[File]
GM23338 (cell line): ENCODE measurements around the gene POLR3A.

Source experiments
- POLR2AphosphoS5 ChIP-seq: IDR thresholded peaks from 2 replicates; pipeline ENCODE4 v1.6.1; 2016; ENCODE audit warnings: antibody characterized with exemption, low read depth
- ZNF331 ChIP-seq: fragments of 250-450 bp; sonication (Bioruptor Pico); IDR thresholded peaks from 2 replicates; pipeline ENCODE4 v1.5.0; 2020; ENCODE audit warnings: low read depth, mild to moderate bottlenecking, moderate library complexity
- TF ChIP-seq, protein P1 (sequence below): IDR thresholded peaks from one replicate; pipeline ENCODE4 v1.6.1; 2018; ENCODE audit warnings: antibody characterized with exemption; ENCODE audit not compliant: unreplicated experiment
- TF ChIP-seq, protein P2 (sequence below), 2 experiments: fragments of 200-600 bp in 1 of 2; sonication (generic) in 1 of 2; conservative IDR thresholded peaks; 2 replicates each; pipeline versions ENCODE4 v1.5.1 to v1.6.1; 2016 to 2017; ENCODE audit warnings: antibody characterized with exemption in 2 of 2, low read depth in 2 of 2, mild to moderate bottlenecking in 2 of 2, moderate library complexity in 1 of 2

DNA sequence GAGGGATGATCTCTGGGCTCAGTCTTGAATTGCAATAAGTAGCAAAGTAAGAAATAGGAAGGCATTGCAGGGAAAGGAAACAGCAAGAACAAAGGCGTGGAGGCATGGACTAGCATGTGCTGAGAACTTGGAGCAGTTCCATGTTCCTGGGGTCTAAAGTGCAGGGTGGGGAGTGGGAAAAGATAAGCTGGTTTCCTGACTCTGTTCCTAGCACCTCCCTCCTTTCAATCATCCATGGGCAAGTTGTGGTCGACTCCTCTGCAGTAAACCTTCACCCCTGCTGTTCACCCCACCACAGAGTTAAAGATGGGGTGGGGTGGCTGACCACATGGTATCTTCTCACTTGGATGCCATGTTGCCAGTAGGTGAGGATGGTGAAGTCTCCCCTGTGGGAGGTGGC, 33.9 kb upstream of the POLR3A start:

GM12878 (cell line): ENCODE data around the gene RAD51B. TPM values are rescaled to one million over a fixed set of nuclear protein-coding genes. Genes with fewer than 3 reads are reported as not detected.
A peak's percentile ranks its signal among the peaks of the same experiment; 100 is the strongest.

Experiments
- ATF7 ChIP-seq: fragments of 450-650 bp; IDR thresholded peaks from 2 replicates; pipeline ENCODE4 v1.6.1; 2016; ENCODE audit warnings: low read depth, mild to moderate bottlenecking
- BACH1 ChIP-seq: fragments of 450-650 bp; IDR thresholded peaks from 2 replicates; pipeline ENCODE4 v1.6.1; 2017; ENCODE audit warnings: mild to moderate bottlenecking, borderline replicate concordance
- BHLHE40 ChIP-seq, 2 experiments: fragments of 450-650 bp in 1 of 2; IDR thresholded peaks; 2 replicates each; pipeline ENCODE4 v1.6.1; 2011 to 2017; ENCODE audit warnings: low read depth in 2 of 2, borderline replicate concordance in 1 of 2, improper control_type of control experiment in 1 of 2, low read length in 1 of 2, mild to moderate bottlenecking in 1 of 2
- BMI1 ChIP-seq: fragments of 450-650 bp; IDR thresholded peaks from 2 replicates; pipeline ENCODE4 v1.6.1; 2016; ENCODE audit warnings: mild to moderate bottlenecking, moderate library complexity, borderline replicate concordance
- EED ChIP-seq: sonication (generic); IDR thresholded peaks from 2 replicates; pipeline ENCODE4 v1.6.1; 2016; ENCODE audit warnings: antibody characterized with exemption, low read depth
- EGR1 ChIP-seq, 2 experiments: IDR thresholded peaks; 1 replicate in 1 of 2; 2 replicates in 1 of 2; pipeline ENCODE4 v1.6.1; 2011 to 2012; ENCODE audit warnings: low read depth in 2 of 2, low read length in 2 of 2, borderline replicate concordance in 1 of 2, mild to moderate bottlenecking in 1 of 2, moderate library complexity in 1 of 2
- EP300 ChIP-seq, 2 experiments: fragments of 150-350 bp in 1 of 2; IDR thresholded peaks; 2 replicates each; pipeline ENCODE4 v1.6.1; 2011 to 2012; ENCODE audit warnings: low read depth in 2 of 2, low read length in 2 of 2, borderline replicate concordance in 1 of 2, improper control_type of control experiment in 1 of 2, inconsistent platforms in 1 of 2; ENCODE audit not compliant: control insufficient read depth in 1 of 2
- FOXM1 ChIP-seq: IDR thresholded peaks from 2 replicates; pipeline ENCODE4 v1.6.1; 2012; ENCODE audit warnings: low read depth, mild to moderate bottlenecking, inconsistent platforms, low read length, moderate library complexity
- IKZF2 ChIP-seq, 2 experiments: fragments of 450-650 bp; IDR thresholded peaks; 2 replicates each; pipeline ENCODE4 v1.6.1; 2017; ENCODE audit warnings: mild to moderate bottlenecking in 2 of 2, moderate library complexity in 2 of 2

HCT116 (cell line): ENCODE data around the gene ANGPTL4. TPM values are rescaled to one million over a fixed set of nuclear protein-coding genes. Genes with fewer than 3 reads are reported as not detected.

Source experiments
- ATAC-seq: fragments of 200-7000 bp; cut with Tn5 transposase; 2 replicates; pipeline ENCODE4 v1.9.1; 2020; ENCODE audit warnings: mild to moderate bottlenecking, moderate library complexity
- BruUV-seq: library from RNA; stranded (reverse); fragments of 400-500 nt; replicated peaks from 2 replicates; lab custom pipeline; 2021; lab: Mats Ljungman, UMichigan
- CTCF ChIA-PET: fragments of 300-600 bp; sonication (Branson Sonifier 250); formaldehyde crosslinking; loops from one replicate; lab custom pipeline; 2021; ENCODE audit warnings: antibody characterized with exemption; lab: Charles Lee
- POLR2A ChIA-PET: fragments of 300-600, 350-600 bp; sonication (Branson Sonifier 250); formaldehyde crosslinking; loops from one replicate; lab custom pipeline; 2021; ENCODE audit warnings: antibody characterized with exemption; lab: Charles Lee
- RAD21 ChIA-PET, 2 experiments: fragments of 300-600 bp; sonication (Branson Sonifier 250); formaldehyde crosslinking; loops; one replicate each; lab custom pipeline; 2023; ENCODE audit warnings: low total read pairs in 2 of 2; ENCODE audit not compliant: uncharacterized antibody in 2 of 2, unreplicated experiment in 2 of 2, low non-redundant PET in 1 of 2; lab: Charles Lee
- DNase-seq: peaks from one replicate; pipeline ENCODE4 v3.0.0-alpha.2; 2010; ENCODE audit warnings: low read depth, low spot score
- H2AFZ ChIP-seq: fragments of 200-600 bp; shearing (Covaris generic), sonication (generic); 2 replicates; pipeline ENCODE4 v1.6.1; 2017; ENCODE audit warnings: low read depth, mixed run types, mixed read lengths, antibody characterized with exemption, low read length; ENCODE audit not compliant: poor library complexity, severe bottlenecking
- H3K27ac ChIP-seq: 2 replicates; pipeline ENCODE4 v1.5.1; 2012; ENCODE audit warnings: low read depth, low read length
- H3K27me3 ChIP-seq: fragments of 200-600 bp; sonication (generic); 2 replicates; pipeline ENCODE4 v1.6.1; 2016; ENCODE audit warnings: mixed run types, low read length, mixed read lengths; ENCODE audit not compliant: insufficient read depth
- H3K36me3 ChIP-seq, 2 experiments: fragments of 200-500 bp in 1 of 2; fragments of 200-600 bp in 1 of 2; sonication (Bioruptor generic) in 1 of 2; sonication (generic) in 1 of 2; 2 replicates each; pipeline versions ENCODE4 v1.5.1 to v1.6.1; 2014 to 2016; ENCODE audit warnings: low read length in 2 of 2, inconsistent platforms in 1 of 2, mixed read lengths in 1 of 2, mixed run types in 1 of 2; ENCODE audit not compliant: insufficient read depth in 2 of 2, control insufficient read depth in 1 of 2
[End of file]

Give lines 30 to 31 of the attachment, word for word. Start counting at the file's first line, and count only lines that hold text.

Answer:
- H3K27me3 ChIP-seq: fragments of 200-600 bp; sonication (generic); 2 replicates; pipeline ENCODE4 v1.6.1; 2016; ENCODE audit warnings: mixed run types, low read length, mixed read lengths; ENCODE audit not compliant: insufficient read depth
- H3K36me3 ChIP-seq, 2 experiments: fragments of 200-500 bp in 1 of 2; fragments of 200-600 bp in 1 of 2; sonication (Bioruptor generic) in 1 of 2; sonication (generic) in 1 of 2; 2 replicates each; pipeline versions ENCODE4 v1.5.1 to v1.6.1; 2014 to 2016; ENCODE audit warnings: low read length in 2 of 2, inconsistent platforms in 1 of 2, mixed read lengths in 1 of 2, mixed run types in 1 of 2; ENCODE audit not compliant: insufficient read depth in 2 of 2, control insufficient read depth in 1 of 2